IGF 2011: UNESCO participated in main session on Privacy, Openness and Security
UNESCO, in collaboration with other stakeholders, organized the Main Session: Privacy, Openness and Security, at the 6th Internet Governance Forum (IGF) meeting in Nairobi, Kenya. The session took place on 29 September 2011 and was chaired by Michael Katundu, head of Information Technology at the Communications Regulatory Authority of Kenya.
The session, attended by hundreds participants representing multi-stakeholders from worldwide, focused on the cross-border Internet governance issues that are encountered at the intersection of security, privacy and openness. Building upon last year’s exploration on the role that intermediaries can take to protect freedom of expression and innovation, the session also triggered discussions on the role of traditional and new media, journalism and citizens' media role.
Some examples touched upon included actions taken by a range of Internet actors, such as government, private sector and civil society, in relation to the following issues:
- whistleblowers sites,
- the “seizure” of domain names,
- proposals for blocking of websites and filtering of networks,
- the role that cyber security operations centers and law enforcement can play in protecting the Internet and its users from cyber-attacks and cybercrime, and
- the impacts of action taken to cut access to the Internet for individuals, groups or entire countries from the global Internet.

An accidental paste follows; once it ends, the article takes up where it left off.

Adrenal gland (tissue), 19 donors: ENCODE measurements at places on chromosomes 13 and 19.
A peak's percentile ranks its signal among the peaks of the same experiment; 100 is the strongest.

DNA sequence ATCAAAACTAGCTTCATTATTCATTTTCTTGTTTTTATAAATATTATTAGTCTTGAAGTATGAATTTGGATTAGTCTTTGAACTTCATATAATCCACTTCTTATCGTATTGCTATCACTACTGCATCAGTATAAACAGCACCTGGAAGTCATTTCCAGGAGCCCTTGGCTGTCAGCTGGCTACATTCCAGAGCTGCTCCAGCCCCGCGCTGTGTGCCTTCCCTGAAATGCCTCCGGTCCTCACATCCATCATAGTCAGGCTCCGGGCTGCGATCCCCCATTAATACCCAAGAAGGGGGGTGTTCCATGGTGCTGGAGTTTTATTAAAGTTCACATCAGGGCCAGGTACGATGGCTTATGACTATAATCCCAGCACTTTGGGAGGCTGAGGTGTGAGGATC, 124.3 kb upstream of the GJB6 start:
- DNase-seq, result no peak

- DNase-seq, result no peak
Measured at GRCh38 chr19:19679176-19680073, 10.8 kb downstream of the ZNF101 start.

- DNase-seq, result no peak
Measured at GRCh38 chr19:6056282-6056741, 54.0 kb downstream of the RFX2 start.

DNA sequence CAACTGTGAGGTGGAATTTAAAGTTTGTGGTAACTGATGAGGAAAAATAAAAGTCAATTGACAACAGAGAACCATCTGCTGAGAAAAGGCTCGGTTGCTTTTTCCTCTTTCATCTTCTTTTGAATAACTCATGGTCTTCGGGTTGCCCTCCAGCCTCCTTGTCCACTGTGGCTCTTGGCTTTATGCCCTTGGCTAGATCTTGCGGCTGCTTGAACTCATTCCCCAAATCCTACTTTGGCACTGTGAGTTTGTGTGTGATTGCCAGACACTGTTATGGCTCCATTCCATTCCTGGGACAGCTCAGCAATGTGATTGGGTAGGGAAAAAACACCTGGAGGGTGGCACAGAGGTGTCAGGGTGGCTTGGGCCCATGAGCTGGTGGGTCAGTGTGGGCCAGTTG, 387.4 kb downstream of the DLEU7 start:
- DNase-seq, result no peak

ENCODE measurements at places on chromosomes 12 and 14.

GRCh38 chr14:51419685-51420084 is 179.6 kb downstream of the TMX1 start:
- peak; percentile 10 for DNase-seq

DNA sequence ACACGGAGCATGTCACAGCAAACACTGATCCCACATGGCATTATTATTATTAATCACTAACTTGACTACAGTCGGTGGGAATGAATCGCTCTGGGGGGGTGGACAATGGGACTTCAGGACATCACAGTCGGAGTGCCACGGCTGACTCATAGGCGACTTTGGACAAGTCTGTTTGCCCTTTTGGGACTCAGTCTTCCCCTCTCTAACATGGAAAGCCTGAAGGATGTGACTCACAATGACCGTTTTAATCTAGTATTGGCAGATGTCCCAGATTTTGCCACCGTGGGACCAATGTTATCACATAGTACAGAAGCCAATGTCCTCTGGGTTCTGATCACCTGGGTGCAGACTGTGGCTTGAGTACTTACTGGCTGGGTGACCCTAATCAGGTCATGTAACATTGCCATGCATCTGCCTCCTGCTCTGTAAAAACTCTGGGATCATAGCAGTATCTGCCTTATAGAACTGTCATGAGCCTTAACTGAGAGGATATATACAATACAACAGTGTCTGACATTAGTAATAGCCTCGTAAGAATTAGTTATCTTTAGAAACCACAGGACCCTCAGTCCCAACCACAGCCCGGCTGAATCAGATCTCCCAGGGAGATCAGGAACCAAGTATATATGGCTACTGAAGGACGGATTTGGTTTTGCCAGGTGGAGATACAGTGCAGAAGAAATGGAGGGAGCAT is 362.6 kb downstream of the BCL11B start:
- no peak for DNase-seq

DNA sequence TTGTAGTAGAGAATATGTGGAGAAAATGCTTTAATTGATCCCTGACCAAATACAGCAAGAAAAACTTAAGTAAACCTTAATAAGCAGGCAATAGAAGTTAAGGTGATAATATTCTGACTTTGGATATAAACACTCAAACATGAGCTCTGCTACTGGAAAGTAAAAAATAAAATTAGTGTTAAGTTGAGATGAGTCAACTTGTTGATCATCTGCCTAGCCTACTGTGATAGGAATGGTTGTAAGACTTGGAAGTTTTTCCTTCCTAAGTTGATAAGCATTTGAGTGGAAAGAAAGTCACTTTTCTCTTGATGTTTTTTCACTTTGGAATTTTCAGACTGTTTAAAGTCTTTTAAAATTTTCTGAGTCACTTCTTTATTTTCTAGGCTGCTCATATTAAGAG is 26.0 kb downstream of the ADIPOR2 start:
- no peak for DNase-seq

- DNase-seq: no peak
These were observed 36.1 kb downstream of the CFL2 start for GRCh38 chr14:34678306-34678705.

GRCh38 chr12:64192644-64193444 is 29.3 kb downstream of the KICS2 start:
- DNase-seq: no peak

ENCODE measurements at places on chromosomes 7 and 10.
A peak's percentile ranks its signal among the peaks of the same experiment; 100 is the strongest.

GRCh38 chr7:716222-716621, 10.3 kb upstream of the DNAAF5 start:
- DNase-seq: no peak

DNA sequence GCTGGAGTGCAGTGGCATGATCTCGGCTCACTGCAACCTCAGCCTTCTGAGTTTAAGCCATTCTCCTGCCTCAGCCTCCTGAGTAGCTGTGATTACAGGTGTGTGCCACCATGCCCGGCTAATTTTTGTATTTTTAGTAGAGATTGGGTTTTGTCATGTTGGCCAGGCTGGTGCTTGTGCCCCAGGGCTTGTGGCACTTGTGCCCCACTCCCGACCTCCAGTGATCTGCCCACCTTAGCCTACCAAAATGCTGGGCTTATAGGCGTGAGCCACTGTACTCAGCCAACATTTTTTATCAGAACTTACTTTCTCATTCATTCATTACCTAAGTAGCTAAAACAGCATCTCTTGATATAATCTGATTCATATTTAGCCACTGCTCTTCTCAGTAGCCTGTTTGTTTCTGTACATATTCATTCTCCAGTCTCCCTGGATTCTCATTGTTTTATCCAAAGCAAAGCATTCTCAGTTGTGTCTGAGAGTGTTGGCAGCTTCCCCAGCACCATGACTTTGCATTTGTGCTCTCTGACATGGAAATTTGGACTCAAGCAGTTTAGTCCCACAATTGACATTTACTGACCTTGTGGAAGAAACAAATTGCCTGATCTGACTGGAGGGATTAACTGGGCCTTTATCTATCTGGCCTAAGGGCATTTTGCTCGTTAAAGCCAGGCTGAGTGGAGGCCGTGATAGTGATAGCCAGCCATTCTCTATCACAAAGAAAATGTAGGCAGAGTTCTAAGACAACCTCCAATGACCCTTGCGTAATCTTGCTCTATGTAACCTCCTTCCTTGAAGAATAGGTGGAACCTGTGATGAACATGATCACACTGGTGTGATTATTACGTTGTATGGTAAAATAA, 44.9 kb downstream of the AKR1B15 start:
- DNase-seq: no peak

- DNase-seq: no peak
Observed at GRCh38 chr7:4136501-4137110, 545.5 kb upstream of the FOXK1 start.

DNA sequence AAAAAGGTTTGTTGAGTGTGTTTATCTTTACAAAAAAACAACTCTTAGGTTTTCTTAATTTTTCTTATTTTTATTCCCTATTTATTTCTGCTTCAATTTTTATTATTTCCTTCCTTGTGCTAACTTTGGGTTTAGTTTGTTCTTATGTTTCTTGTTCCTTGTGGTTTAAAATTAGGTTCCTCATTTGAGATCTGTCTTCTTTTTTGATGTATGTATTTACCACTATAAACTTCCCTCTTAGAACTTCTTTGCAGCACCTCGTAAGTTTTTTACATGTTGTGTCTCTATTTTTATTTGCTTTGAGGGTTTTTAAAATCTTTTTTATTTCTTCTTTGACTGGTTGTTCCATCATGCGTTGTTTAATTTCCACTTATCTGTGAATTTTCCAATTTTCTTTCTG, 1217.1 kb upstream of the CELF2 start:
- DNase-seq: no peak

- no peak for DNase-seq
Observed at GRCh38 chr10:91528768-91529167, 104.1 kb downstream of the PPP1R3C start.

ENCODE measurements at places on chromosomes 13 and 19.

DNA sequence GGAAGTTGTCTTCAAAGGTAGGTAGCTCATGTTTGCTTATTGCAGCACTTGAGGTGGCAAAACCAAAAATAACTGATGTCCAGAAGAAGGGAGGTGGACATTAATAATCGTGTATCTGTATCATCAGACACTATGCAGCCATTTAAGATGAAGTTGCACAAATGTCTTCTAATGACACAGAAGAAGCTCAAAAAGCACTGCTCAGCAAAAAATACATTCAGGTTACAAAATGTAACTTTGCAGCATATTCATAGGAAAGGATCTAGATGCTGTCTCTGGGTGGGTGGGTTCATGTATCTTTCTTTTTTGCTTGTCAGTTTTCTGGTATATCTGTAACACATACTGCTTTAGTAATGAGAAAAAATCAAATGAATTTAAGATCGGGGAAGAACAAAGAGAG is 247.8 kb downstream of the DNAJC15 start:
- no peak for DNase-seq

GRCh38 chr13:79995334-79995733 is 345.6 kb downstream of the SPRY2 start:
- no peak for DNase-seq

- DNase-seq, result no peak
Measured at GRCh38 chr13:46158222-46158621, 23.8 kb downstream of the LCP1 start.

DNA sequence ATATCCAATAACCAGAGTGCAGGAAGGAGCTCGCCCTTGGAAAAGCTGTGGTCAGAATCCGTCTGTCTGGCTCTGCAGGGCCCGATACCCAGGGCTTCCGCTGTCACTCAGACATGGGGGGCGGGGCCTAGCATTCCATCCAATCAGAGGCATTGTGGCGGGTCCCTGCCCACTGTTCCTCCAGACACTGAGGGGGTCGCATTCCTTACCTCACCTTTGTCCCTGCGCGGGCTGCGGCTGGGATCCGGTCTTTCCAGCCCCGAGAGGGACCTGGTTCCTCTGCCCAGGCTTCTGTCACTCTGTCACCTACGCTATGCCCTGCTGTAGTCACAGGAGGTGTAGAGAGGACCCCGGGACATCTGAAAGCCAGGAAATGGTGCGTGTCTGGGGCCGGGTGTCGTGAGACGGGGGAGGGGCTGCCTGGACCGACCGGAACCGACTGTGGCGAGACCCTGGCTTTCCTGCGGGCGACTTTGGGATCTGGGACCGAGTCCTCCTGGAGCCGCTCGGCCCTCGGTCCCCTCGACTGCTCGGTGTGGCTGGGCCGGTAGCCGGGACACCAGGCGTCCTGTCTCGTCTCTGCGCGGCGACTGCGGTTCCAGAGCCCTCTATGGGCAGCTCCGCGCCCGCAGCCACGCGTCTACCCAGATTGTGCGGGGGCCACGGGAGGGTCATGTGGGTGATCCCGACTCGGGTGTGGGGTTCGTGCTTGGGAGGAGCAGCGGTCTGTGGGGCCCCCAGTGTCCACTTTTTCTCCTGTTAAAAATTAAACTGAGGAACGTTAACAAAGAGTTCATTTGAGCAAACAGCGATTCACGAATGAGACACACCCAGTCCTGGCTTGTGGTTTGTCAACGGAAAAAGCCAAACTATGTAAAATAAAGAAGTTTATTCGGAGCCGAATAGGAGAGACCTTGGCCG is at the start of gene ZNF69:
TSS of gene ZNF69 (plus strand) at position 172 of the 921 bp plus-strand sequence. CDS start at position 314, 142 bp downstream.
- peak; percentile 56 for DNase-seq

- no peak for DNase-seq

UNESCO-sponsored panelist, Frank La Rue, the UN Rapporteur on Freedom of Expression, pointed out that there is a progressive fear of Internet by many states, which is provoking a use of more and more criminal law and he, therefore, called the world on a campaign to decriminalize the use of freedom of expression.
UNESCO representatives demonstrated the outcomes of their feeder workshop on Free Flow of Information and Social Networks: A Role for Democracy and Social Participation, and reiterated UNESCO's commitment to promoting freedom of expression and the privacy protection on the Internet, as well its engagement in fostering local content creation and education initiatives. At this workshop panelists shared an observation that social networks, such as Facebook, Twitter and YouTube, are being widely used in many parts of the world, including in Africa, for not only personal communication but also to tackle political and other sensitive issues which are not addressed by traditional media. Panelists and participants also noted with much concern many risks and challenges that arise from the use of the Internet, and recognized that more efforts should be made to reinforce democratic participation via the social networks and to best protect freedom of expression without compromising other digital rights within a comprehensive legal framework.
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